SPRINGFIELD, Mo. -- Halloween may look different for children and neighborhoods this year. But it is a good reminder that a neighborhood block party is the opportunity to scare up fun any time of year.

"A neighborhood block party is an opportunity for neighbors to get together, meet each other, have fun, and maybe work together on an everyday activity," said David Burton, a community development specialist with University of Missouri Extension.

There are seven good reasons to have a block party at any time of the year according to Burton.

1.     To provide an opportunity to know your neighbors and where they live.

2.     To increase a sense of belonging within your community.        

3.     To learn a little about each other and know who might need help from time to time.         

4.     To meet neighbors on your block and the skills, you offer one another.

5.     To help with safety/crime prevention by knowing who lives around you.

6.     To develop an opportunity to meet some of the older neighbors and learn some history.

7.     To have fun, because no excuses or reasons are needed to celebrate.    

According to Burton, there are several things to consider when organizing your event (including some new factors during this COVID19 era).

"In general, it is best to find one or two neighbors that will help plan an event. You can take the Lone Ranger approach, and it can be a great event. However, it may make it more difficult to find someone else to organize the next event," said Burton.

If this is the first time you have done a neighborhood event, you may want to send out a flier (door to door is best) explaining the event, encouraging attendance, and sharing some of the benefits. It might also be a good time to offer a survey to gather input on how to handle the food and maybe even the best dates and times for the event.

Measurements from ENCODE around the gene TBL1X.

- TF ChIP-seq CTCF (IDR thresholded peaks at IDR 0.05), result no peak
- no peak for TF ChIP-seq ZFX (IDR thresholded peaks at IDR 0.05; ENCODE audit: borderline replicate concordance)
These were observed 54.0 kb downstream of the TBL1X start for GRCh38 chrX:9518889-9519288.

Burton recommends enlisting as many neighbors as you can to help with the event. Get help distributing those fliers, calling neighbors, being a host site, or helping with food or children.

"Neighborhood events or block parties can take a lot of different forms. My best advice is to keep it simple. If you go overboard, it will make people feel like the event is too much work," said Burton.

Some of these event ideas are time tested: neighborhood garden tour, neighborhood barbeque cookoff, neighborhood potluck, neighborhood picnic (bring your own food), or even catered with neighbors sharing the costs.

In general, Burton says the “idea friendly method” is best, and that community development strategy says to start small and grow the event. Start with your cul-de-sac, perhaps. Then expand it to your street or your whole block. If the party is restricted in size, make that clear in your flier.

Getting the word out can be accomplished with a delivered flier or a mailed letter. But the personal touch and personal invites are always best. Encourage neighbors to call each other invite those living around them.

"Word of mouth is most likely to get a good turnout, and it also forces neighbors to get acquainted and visit with each other," said Burton.

For more information on the value of working with your neighbors, enroll in University of Missouri Extension’s online course entitled “Becoming an Engaged Neighbor.” The course description and registration link can be found at



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